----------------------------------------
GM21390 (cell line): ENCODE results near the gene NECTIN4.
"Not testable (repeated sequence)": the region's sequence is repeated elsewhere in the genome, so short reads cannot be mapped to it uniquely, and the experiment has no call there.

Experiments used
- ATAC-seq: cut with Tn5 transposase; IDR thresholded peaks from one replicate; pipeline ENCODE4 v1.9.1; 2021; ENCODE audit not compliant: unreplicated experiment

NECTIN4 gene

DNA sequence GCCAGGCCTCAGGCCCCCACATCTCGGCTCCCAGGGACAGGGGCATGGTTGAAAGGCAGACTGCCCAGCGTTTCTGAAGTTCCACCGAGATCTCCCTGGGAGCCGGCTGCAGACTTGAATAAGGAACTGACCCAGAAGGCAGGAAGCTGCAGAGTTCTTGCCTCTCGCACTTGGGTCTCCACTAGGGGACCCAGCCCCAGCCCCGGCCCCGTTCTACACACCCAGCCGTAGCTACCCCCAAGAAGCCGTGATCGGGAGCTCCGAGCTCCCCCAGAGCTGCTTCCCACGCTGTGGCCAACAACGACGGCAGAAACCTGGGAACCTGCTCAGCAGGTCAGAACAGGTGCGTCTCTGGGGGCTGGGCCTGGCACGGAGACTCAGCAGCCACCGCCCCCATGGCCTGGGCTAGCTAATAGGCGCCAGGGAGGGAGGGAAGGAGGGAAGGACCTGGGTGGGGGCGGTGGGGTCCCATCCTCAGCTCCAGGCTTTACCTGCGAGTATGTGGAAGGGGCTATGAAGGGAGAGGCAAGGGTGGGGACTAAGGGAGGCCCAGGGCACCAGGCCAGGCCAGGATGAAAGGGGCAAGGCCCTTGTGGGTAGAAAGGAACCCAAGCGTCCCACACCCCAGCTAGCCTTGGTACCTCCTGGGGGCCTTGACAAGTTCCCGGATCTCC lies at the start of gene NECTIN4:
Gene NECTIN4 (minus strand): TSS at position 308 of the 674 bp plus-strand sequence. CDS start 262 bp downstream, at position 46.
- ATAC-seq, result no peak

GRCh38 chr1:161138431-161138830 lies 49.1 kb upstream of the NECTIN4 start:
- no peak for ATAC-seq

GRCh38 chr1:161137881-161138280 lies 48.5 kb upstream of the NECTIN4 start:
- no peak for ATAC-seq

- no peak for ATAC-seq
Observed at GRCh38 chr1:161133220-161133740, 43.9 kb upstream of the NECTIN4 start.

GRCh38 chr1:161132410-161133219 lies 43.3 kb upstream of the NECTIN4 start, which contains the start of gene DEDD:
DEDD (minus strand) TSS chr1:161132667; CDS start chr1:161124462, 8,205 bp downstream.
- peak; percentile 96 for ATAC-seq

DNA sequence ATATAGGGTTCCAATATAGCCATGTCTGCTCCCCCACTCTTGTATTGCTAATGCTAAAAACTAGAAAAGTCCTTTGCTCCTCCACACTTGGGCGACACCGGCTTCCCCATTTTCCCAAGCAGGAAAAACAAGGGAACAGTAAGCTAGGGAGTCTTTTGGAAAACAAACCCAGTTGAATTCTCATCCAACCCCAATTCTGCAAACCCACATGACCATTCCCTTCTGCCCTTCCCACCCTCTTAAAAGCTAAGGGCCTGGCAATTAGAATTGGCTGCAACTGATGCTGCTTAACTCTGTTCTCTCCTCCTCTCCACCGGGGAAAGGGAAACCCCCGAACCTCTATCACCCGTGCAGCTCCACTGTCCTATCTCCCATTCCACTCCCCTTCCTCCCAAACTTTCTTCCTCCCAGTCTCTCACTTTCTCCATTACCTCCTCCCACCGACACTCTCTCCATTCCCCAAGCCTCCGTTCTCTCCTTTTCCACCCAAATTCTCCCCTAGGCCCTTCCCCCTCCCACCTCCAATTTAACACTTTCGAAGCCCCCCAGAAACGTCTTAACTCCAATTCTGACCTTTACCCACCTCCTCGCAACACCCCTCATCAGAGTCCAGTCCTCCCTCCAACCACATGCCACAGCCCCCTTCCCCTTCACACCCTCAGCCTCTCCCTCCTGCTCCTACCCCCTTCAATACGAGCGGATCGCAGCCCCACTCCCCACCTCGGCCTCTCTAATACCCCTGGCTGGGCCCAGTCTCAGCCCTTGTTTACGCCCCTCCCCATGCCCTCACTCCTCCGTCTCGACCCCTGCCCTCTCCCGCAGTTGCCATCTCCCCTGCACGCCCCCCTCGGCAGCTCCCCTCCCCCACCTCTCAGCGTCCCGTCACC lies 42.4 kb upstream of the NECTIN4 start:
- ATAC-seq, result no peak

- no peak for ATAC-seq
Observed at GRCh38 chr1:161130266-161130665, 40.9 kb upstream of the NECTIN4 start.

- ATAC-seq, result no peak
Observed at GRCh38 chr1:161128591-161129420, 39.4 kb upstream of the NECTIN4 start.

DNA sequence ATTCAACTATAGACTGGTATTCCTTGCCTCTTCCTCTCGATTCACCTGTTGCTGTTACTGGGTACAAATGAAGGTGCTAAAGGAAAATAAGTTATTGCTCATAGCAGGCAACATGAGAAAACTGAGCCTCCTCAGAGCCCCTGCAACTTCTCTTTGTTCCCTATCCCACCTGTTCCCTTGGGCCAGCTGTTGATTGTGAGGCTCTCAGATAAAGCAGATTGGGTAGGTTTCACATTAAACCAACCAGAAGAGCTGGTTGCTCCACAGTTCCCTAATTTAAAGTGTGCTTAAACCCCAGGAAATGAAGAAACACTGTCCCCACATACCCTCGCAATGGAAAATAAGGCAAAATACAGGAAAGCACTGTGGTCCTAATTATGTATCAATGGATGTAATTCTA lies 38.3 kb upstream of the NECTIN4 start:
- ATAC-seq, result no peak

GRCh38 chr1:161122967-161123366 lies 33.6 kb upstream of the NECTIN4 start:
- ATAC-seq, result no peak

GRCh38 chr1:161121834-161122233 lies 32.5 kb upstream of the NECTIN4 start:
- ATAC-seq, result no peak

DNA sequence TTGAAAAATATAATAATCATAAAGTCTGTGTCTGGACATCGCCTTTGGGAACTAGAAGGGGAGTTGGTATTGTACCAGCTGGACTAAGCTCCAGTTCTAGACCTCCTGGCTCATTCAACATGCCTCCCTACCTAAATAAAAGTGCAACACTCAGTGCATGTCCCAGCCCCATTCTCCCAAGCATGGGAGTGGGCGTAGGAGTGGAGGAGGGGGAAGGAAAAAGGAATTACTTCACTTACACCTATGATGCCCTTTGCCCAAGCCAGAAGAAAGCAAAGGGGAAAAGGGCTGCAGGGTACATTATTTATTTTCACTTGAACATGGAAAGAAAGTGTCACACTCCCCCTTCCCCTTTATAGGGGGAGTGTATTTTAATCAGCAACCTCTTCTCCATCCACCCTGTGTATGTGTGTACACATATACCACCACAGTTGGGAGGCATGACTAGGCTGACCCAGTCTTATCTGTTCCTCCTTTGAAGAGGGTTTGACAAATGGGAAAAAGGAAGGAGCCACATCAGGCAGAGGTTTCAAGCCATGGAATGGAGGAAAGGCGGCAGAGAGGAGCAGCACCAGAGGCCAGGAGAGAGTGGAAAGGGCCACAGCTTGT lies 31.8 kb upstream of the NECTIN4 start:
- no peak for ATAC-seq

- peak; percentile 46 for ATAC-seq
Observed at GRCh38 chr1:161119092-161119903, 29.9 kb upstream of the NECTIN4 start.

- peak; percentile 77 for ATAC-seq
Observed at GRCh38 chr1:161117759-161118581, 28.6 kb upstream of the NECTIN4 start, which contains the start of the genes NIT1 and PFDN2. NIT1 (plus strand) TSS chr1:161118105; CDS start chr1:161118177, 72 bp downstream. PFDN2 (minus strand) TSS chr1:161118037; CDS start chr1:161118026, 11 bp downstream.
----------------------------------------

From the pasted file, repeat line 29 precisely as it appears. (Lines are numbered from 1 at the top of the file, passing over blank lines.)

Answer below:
- ATAC-seq, result no peak